The summer of 1969 was a year of great upheaval in the world. Most teenagers I knew were pretty oblivious to national and world events. I turned sixteen in February, and like my friends, my self-centered focus was on going places to do fun things.
And yet, the world screamed for attention. Richard Nixon became president. Young people staged violent protests over a variety of issues. NASA’s Apollo program was in full gear. The death toll in Vietnam was on the nightly news, and the Cold War continued. The draft was reinstituted. Dwight Eisenhower died. Charles de Gaulle stepped down in France, and Golda Meir became prime minister in Israel. Judy Garland died of an overdose. The Zodiac killer and Manson murders made headlines. Chappaquiddick happened. Hurricane Camille devastated the Gulf Coast. Edgier movies and television shows were aired.
I paid attention to The Beatles, Elvis, Folk singers, Paul Revere & the Raiders, and other celebrities. I was fascinated by the big rock concerts like Woodstock and Altamont. I always went to the Big Bam Shows in Montgomery’s Garrett Coliseum, where my parents would drop my friends and me off at the front door with nine or ten thousand other teenagers.
I went to the movies often. Looking back on them, the themes during the 60s were often seductive, dark, and despairing.
I signed up for summer school to get American history out of the way so I could have an easier senior year. But the real reason was my crush-of-the-month had signed up and was willing to give me a ride home sometimes. For that, I was willing to get there at 7:00 a.m. and spend all morning in an un-air-conditioned classroom. As a result, my diary entries for that summer are filled with complaints about the agony of the heat, boring teachers, the difficulty of the subject, and the amount of homework.
But in addition to facts from our nation’s past, the class also stressed the importance of current events as history in the making. The teachers told us to pay attention. Part of our homework was to watch the news and read the daily paper. Of course, we turned in written reports on items of interest and made oral reports in class. Most of the news seemed unimportant.
For the night of Sunday, July 20th, 1969, our assignment was to stay up late into the wee hours of Monday morning to watch live coverage of the Apollo 11 moon landing. History in the making, indeed. We knew this was a major event among the many stories of the summer. We also were given the day off from school on Monday.
A lesser-known quote from that first moon walk was Buzz Aldrin’s. “My first words of my impression of being on the surface of the moon that just came to my mind was ‘magnificent desolation.'”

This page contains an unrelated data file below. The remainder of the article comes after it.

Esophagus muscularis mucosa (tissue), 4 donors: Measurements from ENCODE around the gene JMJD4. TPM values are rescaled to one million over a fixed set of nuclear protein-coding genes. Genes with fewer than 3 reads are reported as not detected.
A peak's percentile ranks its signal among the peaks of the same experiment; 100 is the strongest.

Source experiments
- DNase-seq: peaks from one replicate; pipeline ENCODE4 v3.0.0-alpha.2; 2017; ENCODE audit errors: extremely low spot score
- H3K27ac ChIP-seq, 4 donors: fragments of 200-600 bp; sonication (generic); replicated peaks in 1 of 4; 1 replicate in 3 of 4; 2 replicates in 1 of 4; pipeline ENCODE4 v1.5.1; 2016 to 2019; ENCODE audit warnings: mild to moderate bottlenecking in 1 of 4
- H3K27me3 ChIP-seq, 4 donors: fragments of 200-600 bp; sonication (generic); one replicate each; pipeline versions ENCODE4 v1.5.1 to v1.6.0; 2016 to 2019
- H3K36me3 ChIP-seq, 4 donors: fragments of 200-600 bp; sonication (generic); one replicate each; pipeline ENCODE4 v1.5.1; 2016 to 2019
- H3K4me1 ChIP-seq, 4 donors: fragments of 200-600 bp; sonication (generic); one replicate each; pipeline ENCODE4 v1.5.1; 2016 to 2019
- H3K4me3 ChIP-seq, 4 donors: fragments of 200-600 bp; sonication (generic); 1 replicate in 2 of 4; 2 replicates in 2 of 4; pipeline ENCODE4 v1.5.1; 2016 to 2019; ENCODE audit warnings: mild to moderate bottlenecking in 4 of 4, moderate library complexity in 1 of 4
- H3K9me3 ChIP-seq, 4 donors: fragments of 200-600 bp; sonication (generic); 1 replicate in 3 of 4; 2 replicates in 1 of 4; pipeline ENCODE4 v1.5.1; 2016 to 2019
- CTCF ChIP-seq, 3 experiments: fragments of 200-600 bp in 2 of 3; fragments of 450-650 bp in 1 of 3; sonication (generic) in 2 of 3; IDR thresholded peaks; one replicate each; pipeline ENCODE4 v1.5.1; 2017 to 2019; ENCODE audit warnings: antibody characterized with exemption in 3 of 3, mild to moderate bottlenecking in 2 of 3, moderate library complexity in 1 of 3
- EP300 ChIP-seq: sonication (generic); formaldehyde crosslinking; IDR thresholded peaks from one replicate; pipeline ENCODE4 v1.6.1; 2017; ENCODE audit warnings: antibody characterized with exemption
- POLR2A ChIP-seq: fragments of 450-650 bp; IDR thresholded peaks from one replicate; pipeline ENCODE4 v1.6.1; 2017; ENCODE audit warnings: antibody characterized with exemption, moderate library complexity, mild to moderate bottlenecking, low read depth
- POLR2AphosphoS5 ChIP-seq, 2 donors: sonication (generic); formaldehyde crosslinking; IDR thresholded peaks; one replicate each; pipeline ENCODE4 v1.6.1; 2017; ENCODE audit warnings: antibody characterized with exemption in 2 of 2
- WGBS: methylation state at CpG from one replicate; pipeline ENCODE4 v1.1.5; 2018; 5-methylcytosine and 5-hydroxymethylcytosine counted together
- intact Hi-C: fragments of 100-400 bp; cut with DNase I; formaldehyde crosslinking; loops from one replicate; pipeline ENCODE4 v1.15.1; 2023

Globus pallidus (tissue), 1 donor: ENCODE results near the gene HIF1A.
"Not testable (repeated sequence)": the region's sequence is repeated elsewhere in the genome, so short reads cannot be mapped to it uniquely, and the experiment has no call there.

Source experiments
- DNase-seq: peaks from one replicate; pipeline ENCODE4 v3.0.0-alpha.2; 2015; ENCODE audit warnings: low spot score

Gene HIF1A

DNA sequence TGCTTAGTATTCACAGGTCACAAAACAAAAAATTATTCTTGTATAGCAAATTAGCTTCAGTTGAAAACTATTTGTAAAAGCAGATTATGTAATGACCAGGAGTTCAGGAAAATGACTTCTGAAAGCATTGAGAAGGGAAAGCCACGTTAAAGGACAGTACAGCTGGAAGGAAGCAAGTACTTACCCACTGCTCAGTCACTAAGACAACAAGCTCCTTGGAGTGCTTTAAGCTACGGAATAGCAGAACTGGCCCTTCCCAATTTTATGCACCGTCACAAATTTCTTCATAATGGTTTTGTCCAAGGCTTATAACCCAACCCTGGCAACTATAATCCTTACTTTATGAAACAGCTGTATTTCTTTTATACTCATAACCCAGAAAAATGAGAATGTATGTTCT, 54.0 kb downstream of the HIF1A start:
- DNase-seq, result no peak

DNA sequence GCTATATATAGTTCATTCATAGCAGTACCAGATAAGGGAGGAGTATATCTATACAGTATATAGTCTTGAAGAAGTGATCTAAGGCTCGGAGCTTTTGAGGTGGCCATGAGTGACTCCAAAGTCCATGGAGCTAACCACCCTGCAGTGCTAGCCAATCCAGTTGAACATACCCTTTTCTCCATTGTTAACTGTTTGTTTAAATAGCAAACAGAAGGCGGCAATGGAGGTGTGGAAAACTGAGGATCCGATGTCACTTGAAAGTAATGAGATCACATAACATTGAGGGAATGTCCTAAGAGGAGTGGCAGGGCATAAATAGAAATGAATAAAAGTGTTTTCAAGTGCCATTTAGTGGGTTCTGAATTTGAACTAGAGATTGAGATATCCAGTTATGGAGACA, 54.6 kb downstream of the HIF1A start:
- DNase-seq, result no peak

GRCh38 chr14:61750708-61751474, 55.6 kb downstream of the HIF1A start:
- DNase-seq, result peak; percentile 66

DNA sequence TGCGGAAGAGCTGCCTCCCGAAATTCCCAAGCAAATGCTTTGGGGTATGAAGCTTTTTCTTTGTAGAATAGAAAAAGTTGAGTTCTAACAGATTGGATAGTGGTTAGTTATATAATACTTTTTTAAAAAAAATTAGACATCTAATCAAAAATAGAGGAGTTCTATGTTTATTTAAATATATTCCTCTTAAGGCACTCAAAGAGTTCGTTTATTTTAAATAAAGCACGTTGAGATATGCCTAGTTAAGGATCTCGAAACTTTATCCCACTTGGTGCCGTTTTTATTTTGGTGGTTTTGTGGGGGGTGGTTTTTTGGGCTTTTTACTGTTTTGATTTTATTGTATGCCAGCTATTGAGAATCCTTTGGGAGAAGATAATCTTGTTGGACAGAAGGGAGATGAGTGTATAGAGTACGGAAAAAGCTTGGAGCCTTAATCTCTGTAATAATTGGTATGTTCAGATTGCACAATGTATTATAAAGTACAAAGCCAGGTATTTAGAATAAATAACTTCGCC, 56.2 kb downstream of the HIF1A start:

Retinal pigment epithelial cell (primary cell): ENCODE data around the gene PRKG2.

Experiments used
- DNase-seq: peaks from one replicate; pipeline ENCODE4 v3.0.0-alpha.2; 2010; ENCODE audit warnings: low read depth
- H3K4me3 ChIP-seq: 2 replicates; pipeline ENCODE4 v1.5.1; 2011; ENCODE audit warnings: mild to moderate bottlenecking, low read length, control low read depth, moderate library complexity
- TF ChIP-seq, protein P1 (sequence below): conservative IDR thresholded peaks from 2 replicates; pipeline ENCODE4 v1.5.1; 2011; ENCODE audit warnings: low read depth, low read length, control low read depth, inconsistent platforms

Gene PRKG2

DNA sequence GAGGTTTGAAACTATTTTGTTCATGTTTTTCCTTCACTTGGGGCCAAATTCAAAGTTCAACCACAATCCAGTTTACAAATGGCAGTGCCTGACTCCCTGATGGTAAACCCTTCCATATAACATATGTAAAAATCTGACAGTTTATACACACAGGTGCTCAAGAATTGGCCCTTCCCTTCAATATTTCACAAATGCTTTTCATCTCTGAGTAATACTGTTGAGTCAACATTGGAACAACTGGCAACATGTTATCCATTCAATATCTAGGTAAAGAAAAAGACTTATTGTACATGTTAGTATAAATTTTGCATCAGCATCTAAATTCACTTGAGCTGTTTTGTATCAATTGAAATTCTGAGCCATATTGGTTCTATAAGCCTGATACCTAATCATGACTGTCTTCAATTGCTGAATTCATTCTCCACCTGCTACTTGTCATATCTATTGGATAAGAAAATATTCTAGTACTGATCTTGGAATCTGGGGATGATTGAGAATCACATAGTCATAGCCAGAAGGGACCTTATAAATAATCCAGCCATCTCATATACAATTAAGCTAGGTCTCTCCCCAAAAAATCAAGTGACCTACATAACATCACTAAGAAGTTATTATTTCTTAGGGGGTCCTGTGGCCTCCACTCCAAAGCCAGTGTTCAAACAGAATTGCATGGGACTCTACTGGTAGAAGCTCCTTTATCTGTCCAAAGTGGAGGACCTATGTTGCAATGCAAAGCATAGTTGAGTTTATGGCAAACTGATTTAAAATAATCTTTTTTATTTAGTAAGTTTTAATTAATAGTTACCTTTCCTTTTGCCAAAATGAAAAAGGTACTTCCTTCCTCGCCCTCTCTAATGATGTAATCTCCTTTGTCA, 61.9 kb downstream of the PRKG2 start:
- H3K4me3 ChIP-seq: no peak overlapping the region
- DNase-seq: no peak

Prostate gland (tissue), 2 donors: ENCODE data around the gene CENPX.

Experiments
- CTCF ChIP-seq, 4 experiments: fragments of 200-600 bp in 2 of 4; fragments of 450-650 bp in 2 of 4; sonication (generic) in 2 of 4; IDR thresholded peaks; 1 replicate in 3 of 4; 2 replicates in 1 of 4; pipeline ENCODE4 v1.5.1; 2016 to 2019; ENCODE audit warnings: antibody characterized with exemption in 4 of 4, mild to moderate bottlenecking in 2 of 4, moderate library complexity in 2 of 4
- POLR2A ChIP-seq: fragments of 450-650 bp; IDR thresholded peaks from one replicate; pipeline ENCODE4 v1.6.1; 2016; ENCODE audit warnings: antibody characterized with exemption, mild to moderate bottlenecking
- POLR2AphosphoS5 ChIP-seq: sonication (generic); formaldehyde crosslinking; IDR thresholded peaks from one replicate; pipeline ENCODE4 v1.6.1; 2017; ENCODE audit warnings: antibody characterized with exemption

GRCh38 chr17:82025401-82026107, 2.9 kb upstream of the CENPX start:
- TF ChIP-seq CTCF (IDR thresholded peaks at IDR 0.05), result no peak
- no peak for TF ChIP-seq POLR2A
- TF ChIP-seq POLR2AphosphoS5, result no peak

Most of the things that captured my interest then and often now were worthless bits of information. So much of our entertainment and even stories presented as newsworthy are a waste of time. In 1961, FCC Chairman Newton Minow called television a “vast wasteland.” And with the internet and social media, how much more true is this now! But across this vast media wasteland, we are still called to pay attention.
I can’t stand to watch the traditional media’s nightly news anymore. However, I gather bits and pieces from a wide variety of other sources. The problem with history in the making is that we don’t always know what will be significant in the long run in real-time. Only time will tell what’s important as more facts are gathered and the story takes its place in a greater context.
The Biblical idea of desolation is among the major curses of God for Israel’s idolatry and disobedience. When enemies attacked, they came with violence and destruction. They killed many inhabitants and carried the rest into exile. They destroyed cities and land, leaving it “a desolation and a wasteland.” There are many verses about this punishment throughout the Major and Minor Prophets.
Jeremiah 4:27 For thus says the LORD, “The whole land shall be a desolation; yet I will not make a full end.
This is where the idea of a remnant is so essential. God always left a remnant of His faithful ones. The remnant carried the truth. They preserved the history. They paid attention.
May we be among the remnants.
I try to pay attention but sometimes suffer from information overload. I have a thirst for knowledge, but I get overwhelmed by too much of everything. And combing through the wasteland, I often get the idea that our world is pretty close to desolate now in a spiritual sense.
But despite all that, there is still good news. There are positive things out there and right here. God is still on the throne. The earth is also a “magnificent desolation.”
My respite comes from gardening, mundane life-maintenance tasks, and spiritual disciplines: Scripture, Christian music, prayer, solitude, and silence. Sometimes a fun outing with friends is still an escape for my inner sixteen-year-old self. And some nights, my husband and I sit outside, enjoying looking up at that same moon that still has footprints planted 53 years ago.